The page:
It has been estimated that the more fortunate peoples of the world who constitute about a fifth of its population receive about 2,875 or more calories per person per day. Another 30 per cent. live at intermediate levels between 2,500 and 2,875 calories per adult, while the remaining 50 pr cent, or about a thousand million people, mostly in Asia and Africa receives less than 2,500 calories. A recent investigation carried out by the Nutrition Division of the Food and Agriculture Organisation of the United Nations estimates that between 1938 and 1943 the worlds population has gone up by 8.3. per cent. but the figures for agricultural production (excepting Africa and the U.S.S.R., for which suitable data are not available) show in terms of nutrients a corresponding increase in available calories of only 0.7 per cent. and proteins of 1.4 per cent.

The aggregate daily supply of available calories has fallen from 2,390 per capita before World War Ii to 2,220 in 1948. The distribution of this output has gone more lop sided. Countries like the U.S.A. and Canada consume more calories per head now than before, while in other parts of the world, especially in the East, the increased population gets less calories a day than ten years ago. The last decade of course was abnormal. But it seems beyond resonable doubt that there has been a considerable decrease in the average amount of food available throughout the world. An all-India investigation of the average caloric intake in different economic levels would be very interesting; every thinking man now wonders how many calories a poor Indian would be getting to-day.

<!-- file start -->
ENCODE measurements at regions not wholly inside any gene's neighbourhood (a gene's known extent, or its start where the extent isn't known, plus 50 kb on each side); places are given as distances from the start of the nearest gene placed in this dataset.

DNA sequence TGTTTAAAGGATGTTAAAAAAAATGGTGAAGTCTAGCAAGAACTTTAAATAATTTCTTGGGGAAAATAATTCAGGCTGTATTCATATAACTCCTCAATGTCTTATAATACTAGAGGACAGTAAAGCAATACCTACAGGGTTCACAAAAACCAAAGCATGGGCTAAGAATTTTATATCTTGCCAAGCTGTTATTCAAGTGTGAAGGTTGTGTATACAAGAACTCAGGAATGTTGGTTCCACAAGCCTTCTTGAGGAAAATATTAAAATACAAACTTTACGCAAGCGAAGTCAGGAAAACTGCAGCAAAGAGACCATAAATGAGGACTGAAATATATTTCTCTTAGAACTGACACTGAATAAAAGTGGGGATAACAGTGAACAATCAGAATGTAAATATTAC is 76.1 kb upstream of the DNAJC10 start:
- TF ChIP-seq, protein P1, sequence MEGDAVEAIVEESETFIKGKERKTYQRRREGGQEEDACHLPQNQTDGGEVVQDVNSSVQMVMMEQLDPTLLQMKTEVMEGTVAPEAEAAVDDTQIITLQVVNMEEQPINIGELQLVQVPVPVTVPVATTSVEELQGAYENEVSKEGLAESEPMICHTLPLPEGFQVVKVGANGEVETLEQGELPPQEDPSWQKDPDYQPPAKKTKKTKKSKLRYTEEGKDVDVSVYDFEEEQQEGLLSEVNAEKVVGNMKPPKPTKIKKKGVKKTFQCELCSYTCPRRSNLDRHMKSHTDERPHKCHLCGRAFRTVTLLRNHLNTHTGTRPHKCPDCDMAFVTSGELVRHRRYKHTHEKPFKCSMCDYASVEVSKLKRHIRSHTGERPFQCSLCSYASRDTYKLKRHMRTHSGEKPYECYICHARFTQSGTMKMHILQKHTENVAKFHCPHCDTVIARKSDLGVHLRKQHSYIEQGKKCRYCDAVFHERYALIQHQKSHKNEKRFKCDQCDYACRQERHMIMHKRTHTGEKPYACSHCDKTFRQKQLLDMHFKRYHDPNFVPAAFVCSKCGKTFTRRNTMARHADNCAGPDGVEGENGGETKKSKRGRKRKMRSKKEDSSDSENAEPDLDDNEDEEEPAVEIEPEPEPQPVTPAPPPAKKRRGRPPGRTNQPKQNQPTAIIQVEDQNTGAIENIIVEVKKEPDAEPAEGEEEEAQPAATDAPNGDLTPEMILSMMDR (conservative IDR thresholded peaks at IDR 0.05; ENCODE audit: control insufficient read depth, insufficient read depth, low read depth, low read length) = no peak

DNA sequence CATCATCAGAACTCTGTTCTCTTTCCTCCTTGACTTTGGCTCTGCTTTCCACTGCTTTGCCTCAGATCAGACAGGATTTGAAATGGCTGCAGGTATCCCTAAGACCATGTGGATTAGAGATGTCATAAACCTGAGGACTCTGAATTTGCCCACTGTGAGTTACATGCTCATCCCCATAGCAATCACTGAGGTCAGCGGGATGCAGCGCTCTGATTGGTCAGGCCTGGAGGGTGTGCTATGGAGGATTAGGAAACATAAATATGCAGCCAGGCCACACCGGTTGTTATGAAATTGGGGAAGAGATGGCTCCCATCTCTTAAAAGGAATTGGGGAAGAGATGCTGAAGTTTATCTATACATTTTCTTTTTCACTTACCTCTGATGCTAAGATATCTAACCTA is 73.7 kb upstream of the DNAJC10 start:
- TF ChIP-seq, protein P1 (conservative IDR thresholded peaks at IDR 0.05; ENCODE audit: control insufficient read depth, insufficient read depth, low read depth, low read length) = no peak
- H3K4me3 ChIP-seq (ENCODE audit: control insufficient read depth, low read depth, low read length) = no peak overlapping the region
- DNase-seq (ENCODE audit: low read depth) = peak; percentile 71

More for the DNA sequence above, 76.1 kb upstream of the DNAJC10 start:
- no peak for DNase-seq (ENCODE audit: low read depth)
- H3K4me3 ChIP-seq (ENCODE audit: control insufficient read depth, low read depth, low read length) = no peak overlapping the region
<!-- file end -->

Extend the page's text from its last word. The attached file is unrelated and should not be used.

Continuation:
This brings up the questions of the potentiality of food resources in the world to-day. 150 years ago Malthus wrote that while agricultural production would at best increase in arithmetical progression, soon there would be a time when population would far outpace food production, with the result that population would be periodically decimated by natural calamities and war. He was a great pessimist and did not believe in keeping people healthy, and preferred to let people die. But death was a fairly quiet matter in the 18th century, but can be very noisy now when people are not willing to starve to death in quietness.

Malthuss theory was staved off during the next 150 years by the opening up of three new continents; the two Americas and Australia, which enormously improved food production, and advancements in science. But to-day we have explored the world rather thoroughly and practically all the space that there is to produce food. There is, of course, one channel still left open and whose potentialities we have not yet fully discovered, and that is the scientific field. During the last Science Congress in Calcutta, Professor J.B.S. Haldane said that the world might decide to augment its food resources by the production of synthetic food, the idea of which may be revolting to-day but can be acceptable tomorrow.